Roopini/Raja– Roopini, a hijra or transgender, is the protagonist of the story. She is tall (around 5’7’’), has a smooth dusky complexion and lovely emerald green eyes. ‘A Truth About Roopini’ traces her life’s sojourn of enormous hardships and heart-breaks, and her ultimate triumph over them.

Selvi– She’s the mother of Roopini who is of average height (about 5’2’’), has black eyes and a dark complexion. Selvi has had a traumatic past, hence is extremely severe on Roopini causing a great deal of agony in the latter.

I.Sadasivan– He’s a renowned Bharatnatyam dancer and Roopini’s adoptive father. When Roopini first meets him, he’s about 45 years old. He comes from a cultured, educated background. Physically, he’s quite attractive—with a fair complexion and emerald green eyes.

Paolo– He’s an Italian in his mid 30s and Roopini’s husband. He’s tall (about 6’2’’), has brown hair and blue eyes. Unlike a former fiancé’s, Paolo’s love for Roopini is true. Roopini’s gender identity is inconsequential to Paolo as he feels it doesn’t change the wonderful person she is.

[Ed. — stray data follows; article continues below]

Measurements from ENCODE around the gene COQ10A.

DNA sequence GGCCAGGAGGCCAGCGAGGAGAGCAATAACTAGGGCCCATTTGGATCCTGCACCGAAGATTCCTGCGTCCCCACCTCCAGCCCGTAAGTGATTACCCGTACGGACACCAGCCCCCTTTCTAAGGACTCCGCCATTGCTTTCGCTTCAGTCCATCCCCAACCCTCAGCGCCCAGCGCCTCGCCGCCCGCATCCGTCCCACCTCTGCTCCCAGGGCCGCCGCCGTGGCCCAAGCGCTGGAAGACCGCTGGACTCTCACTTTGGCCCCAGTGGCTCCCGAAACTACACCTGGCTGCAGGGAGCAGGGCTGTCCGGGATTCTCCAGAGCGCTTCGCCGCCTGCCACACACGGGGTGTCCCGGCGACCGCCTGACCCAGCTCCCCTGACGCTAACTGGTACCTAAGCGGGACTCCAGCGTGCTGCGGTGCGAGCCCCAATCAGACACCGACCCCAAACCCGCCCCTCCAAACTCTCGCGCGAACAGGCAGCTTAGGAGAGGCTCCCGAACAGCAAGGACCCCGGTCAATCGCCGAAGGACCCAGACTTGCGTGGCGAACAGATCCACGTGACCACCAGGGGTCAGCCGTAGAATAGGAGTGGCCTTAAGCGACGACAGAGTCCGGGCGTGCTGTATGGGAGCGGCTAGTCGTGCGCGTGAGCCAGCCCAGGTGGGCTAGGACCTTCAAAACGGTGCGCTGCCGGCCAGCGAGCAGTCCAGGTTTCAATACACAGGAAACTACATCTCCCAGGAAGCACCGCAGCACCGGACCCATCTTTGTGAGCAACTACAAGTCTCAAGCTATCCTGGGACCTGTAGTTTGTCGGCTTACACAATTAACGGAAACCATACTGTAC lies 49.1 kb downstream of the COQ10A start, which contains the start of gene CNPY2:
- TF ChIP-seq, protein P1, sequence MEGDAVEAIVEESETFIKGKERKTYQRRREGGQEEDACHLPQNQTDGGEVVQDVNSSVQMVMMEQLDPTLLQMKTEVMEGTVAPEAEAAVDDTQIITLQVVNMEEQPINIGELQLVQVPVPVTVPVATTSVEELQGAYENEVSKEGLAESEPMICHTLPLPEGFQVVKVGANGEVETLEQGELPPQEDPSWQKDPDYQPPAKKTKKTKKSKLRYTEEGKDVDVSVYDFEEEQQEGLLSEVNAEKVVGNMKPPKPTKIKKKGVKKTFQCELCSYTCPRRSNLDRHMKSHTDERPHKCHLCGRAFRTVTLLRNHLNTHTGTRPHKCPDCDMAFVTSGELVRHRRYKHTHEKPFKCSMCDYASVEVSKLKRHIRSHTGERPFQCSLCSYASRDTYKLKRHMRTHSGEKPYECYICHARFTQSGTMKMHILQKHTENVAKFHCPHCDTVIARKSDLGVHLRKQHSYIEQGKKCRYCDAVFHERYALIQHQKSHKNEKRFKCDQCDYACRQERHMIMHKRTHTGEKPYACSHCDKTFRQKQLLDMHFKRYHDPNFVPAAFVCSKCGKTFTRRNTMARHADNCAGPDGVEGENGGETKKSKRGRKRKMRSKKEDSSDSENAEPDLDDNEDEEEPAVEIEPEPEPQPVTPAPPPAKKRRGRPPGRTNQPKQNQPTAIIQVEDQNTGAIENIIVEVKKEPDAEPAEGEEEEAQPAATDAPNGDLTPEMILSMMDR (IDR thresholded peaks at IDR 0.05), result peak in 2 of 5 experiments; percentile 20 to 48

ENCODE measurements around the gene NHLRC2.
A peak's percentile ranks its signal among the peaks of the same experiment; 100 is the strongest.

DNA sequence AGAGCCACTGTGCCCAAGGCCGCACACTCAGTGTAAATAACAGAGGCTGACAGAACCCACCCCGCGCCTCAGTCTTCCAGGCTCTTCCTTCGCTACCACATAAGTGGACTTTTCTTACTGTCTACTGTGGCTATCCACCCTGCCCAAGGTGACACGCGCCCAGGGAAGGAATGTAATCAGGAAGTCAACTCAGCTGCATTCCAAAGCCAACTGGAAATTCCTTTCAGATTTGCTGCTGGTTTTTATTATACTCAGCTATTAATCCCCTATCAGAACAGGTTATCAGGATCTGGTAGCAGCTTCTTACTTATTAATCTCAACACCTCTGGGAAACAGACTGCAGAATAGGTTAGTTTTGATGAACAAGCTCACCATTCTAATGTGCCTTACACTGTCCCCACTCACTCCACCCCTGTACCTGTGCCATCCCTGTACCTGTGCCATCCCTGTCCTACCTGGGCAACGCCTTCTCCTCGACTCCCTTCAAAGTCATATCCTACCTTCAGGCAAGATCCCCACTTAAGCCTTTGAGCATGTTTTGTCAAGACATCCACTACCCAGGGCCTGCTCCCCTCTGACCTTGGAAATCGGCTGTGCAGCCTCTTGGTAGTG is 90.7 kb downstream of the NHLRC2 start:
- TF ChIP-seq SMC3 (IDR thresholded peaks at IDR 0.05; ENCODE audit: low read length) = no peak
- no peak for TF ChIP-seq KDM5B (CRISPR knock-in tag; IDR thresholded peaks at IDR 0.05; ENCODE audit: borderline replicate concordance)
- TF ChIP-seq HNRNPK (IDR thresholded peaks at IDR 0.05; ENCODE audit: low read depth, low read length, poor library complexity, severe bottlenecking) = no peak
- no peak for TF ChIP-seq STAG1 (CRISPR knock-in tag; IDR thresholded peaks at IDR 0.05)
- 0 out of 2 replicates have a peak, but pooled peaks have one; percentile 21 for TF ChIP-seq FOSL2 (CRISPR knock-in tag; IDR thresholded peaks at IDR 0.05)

Sia– She is the little adoptive daughter of Roopini and Paolo’s. Sia has smooth marmoreal skin, straight hair and small tip-tilted eyes. She serves to fulfill Roopini’s desire for motherhood, who being a transwoman can’t bear children.

Olirpirai– She’s a middle-aged woman who runs the brothel Selvi is forced to work in. Olirpirai is tall and imposing, and has a cruel heart. She foils Selvi’s attempts to escape from the brothel, thereby sealing her fate and that of her unborn child’s.

Mani– A rough-hewn pimp who, along with three other men, abducts Roopini and forces her into flesh trade.

Bhavani– A tall lanky girl in her 20s who becomes Selvi’s best friend in the brothel. She is also quite friendly with Roopini, and recounts her mother’s past to her.